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The Changing Face of Fatherhood

More men are opting for fatherhood later in life for a variety of reasons. Are the challenges different?

Are 50s the New 30s?

"I think there is a trend toward midlife fatherhood," says Terrence Real, founder of the Relational Recovery Institute in Cambridge, Mass., and author of several books on male emotional health.

"It's pretty clear that men in their 40s are significantly more interested in children than previous generations, and men are somewhat more interested in fatherhood from the 50s on up," Real says.

The reasons are many, he says.

"More men are engaged in second marriages, and there is often an age gap in a second marriage," he says. "If an older man takes a younger wife who does not have kids, there are very good odds he will have children."

In addition, baby boomers are revamping expectations about aging. "Men are thinking that they are in their prime at age 50," he says, adding, that "adolescence keeps getting extended, so it takes longer for men to settle down" as well.

Midlife Crisis?

Men spend decades on the conveyor belt, and now they are assessing where this conveyor belt has taken them, Real explains. If he was fairly successful, he may look around and think, "This is great, but I still feel like something important is missing."

Enter the allure of fatherhood.

"Men have woken up to the joy and enrichment of being fathers," he says.

A child is "a legacy and suggests that men have sewn their wild oats and are done running around," he says. "Fathering has hit the map, and the idea that you are really missing out without the fatherhood experience is not a myth, it's a reality."

Fueling this cultural phenomenon is a tremendous change in the positive imagery of men as fathers, including books and movies, Real explains. "Men being healed by fatherhood/fathering is depicted in several films, including Scent of a Woman, Man Without a Face, and Finding Forrester," he says.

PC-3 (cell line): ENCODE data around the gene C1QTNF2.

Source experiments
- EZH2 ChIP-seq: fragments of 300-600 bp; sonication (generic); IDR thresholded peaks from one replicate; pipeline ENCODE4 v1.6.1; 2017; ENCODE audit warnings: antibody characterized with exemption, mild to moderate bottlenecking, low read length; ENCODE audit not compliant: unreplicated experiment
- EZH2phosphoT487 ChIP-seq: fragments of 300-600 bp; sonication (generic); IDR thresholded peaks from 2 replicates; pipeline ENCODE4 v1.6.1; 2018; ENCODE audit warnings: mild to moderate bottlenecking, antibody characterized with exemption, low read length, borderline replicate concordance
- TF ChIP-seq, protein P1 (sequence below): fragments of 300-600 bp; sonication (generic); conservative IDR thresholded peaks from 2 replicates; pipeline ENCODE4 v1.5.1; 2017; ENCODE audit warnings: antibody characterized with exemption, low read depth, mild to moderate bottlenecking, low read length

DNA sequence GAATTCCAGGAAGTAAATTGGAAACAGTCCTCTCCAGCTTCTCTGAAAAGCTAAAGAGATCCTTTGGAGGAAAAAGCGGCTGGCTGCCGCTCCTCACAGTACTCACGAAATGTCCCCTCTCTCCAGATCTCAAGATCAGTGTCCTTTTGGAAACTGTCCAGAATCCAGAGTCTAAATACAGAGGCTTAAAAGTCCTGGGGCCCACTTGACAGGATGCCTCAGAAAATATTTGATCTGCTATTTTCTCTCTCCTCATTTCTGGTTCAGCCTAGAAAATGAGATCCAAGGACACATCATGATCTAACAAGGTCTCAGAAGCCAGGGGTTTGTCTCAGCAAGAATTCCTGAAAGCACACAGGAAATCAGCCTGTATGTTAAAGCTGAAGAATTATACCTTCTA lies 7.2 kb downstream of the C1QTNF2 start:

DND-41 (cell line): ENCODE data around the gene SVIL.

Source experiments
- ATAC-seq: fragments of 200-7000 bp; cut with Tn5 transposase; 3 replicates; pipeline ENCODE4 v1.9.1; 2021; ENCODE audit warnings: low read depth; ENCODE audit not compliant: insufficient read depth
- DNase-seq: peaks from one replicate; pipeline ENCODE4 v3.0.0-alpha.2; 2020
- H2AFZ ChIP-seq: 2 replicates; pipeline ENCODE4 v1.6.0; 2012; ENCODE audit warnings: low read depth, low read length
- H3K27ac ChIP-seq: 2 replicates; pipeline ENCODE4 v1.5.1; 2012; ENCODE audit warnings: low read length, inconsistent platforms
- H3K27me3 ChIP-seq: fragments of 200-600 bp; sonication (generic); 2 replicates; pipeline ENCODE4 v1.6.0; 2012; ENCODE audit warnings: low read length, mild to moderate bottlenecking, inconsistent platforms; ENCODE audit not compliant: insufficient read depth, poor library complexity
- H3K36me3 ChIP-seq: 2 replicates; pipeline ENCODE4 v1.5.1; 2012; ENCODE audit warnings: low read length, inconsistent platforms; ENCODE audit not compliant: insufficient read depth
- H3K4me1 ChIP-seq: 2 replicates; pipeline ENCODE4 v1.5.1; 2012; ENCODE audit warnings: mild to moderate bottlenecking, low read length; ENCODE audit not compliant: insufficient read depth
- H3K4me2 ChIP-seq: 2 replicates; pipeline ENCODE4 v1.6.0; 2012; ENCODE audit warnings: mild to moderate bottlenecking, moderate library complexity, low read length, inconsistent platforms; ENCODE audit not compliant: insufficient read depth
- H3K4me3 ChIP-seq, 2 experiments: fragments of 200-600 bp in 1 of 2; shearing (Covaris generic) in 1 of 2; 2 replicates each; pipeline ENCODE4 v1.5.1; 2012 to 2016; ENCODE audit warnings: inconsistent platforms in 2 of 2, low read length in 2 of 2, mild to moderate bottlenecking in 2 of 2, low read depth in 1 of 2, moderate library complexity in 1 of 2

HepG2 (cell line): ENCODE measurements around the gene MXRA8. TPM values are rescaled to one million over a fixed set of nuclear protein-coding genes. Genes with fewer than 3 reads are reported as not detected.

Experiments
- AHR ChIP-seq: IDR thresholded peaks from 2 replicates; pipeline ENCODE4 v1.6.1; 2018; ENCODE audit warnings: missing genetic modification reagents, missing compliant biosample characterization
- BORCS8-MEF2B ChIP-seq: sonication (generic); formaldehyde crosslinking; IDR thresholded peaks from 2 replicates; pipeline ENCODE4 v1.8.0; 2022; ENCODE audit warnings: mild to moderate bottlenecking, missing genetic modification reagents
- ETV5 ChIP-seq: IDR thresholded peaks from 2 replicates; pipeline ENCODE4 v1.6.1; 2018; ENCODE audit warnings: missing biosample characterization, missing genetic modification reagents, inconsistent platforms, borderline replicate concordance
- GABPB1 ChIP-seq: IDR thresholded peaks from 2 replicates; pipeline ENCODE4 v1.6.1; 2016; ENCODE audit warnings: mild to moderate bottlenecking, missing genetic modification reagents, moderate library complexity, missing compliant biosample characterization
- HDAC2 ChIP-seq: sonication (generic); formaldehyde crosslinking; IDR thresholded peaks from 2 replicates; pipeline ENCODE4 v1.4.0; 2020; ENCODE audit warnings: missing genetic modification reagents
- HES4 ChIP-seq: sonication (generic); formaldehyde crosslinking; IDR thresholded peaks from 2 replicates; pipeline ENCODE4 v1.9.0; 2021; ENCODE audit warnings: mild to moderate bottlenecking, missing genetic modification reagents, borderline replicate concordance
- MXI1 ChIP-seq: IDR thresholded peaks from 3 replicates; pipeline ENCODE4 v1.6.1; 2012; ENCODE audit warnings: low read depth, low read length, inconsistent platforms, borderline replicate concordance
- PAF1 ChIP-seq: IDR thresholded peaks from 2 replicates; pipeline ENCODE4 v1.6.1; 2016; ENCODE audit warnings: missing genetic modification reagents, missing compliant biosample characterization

"There are slews of films where a shut-down, reclusive, cynical man has his heart opened by a boy/child who needs him," real says. "The act of fathering can heal a damaged man."

Tick, Tick, Tick?

Midlife fatherhood "is an increasing trend," agrees Jed Diamond, founder and director of MenAlive, a men's health program, and author of several books.

"I've been seeing it more and more in friends, colleagues, and patients," he says.

Today, for a host of reasons including the economy, men are less likely to put so much of their sense of self and identity into their work, and more of them are looking to feel more connected to family and children, he says.

In addition, there had been the belief that men can have children forever, but andropause or male menopause indicates a decrease in testosterone, and there is a drop in fertility for men as well as for women, Diamond tells WebMD.

"Men are beginning to realize that ... 'if I really want children, this is the time to do it,'" he says. "Fertility decreases and men start having a greater sense of urgency."

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